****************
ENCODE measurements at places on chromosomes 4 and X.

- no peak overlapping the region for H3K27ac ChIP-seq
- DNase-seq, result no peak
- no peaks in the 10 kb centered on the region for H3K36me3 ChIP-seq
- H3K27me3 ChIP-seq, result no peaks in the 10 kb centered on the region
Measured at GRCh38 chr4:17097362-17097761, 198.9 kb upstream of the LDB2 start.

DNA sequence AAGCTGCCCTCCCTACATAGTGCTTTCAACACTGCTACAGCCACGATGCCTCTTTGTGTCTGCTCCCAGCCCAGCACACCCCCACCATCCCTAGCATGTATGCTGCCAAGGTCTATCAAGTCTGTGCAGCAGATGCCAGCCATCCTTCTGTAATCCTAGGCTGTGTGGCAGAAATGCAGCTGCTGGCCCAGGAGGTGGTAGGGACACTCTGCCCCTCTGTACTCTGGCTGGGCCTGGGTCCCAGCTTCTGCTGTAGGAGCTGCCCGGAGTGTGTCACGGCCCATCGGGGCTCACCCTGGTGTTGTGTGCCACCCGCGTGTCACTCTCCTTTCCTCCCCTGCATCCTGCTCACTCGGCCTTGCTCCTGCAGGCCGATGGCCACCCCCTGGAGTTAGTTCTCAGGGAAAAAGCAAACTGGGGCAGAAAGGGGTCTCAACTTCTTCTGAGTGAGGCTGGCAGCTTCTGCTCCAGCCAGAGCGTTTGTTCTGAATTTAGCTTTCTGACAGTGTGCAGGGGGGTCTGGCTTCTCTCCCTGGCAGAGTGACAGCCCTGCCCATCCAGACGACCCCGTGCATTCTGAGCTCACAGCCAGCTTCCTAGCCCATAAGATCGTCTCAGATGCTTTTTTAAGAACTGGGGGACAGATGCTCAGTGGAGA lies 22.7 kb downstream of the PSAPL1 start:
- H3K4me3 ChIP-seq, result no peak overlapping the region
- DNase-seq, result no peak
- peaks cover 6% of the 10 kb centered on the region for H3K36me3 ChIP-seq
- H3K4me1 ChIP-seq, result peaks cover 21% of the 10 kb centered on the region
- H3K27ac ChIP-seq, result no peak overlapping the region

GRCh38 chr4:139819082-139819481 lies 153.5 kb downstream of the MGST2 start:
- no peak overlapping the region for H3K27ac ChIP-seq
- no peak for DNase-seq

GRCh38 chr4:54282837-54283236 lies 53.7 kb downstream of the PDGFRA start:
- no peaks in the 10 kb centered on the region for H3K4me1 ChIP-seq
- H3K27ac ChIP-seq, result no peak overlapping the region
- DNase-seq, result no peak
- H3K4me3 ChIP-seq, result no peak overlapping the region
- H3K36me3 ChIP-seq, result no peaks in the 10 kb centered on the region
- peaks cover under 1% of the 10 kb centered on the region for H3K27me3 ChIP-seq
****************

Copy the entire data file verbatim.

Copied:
ENCODE measurements at places on chromosomes 4 and X.

- no peak overlapping the region for H3K27ac ChIP-seq
- DNase-seq, result no peak
- no peaks in the 10 kb centered on the region for H3K36me3 ChIP-seq
- H3K27me3 ChIP-seq, result no peaks in the 10 kb centered on the region
Measured at GRCh38 chr4:17097362-17097761, 198.9 kb upstream of the LDB2 start.

DNA sequence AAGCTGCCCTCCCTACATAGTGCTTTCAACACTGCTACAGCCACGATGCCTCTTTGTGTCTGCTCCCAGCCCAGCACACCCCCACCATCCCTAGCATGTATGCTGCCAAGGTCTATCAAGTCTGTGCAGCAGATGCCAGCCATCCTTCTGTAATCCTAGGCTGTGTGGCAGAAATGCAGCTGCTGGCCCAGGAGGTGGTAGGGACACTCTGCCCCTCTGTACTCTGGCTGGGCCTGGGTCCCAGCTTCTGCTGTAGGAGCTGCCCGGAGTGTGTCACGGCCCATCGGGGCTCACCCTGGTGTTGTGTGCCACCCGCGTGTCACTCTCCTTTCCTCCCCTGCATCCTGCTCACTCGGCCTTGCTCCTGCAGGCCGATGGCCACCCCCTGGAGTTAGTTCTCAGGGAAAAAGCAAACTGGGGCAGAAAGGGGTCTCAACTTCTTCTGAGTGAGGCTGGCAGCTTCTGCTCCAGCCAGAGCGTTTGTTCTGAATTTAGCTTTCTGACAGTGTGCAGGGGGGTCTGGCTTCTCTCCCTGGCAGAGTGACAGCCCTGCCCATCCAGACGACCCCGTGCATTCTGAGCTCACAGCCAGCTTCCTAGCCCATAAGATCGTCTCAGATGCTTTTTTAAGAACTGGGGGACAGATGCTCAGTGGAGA lies 22.7 kb downstream of the PSAPL1 start:
- H3K4me3 ChIP-seq, result no peak overlapping the region
- DNase-seq, result no peak
- peaks cover 6% of the 10 kb centered on the region for H3K36me3 ChIP-seq
- H3K4me1 ChIP-seq, result peaks cover 21% of the 10 kb centered on the region
- H3K27ac ChIP-seq, result no peak overlapping the region

GRCh38 chr4:139819082-139819481 lies 153.5 kb downstream of the MGST2 start:
- no peak overlapping the region for H3K27ac ChIP-seq
- no peak for DNase-seq

GRCh38 chr4:54282837-54283236 lies 53.7 kb downstream of the PDGFRA start:
- no peaks in the 10 kb centered on the region for H3K4me1 ChIP-seq
- H3K27ac ChIP-seq, result no peak overlapping the region
- DNase-seq, result no peak
- H3K4me3 ChIP-seq, result no peak overlapping the region
- H3K36me3 ChIP-seq, result no peaks in the 10 kb centered on the region
- peaks cover under 1% of the 10 kb centered on the region for H3K27me3 ChIP-seq